Today is Part Four in the ongoing tale of my son's (LittleDude) recent illness. If you need to play a little catch-up, I'll link the first three parts for you:
When we left off yesterday, LittleDude had had an abdominal x-ray and an ultrasound, had spent the afternoon and evening back in the emergency room, and had gone for a CT scan. We still didn't know what was wrong, and had just been sent to an Atlanta children's hospital in the hopes of finding out.
During this entire ordeal, I updated Facebook/Twitter via my cell phone -- I'm still in the Dark Ages with a "dumb" phone, so I didn't have internet access. The updates I had sent up to this point were:
- is worried. After doctor visit & trip to ER, LittleDude still not getting better. Back at doctor's office now. 4 August 11:27am
- is back in ER w/LittleDude. We're still not sure what's wrong. Reg dr wants him admitted to hosp. Pls pray 4 us. 4 August 3:39pm
When we left that emergency room, LittleDude looked great. He felt great. He even talked about it. "I come to this hospital feeling really bad and I always leave feeling really good," he declared in the parking lot.
"I know you feel good," I said, "but you're still sick and we still need to find out what's wrong."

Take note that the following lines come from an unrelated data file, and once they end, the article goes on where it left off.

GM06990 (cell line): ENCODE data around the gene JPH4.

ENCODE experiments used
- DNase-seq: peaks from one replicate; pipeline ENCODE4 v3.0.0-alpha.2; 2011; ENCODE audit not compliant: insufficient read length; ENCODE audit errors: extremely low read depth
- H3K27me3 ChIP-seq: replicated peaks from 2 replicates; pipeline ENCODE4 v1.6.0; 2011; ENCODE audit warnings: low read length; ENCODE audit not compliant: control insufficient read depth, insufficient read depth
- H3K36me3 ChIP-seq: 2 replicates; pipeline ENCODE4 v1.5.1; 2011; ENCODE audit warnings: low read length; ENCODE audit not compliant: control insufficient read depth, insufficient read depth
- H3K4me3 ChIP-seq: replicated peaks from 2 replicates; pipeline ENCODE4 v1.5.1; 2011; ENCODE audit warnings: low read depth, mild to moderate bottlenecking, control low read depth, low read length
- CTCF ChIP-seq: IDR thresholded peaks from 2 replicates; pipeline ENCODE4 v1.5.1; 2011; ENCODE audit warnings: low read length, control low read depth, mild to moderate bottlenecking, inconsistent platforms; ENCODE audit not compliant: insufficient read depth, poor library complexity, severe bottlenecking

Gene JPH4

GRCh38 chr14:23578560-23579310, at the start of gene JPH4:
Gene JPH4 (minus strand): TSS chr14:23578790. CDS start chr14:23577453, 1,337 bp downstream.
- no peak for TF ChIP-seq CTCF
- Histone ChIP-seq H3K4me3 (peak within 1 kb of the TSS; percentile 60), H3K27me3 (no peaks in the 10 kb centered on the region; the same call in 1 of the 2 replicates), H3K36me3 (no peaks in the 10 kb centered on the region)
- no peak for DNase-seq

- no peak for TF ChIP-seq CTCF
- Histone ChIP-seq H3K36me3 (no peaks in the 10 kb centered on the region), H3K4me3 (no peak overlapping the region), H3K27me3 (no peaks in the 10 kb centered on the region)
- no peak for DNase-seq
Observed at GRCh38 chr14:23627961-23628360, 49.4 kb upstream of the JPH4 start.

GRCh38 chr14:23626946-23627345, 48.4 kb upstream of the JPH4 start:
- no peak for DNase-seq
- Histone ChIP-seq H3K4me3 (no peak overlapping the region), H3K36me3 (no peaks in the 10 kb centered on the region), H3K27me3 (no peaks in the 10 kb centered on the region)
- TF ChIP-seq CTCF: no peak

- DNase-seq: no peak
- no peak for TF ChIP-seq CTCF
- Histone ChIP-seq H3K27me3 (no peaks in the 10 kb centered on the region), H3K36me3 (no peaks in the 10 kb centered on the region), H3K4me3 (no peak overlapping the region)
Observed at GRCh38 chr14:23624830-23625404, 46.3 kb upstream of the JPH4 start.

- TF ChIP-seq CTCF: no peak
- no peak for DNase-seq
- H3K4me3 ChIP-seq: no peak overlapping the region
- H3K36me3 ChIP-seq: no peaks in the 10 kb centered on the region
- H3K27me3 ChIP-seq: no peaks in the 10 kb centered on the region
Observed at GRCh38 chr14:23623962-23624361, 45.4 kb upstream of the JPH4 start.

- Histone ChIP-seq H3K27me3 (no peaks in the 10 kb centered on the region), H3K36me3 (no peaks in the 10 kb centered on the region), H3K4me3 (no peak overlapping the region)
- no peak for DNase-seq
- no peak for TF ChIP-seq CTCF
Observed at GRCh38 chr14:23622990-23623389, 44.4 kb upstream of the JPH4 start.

"I know," he said as he climbed into the truck. "I know."
The ER doctor had opted to leave the IV catheter in my son's hand in the hopes it would still be good when we got to Atlanta -- that way the poor kid didn't have to get stuck again. LittleDude and I were both all for it. Anything to make the process a little easier.
We were instructed to sign in then take a seat and wait for our name to be called. Past experience with other hospitals told me it would take a while, so I settled in for a long wait. To my surprise, we were called within a couple minutes. I wasn't complaining.
After my son's information was entered into the computer, we moved on to the triage nurse. For the umpteeth time that day, I chronicled the timeline of what LittleDude had endured thus far, adding in what I'd been told earlier that day.
|Not the ER, but the same shade of green|
I couldn't help but laugh at myself. "How did I miss that?" I asked her. "I must be even more tired than I thought." Outwardly I was laughing it off -- inside, I was worried about my own state of mind. How could I have not noticed those bright green walls? And more importantly, if I was really that tired and my son wasn't admitted that night, how the heck was I going to get us both home safely?
From there, we saw another nurse then were ushered in to waiting room #2. This room was filled with tiny, child-sized chairs and maybe a handful of people. A large screen on the far wall was showing the movie Toy Story 2. I figured that was the spot we'd be sitting a long time, but I was mistaken once again. Shortly after we went in, we were whisked away from that room and straight into an exam room.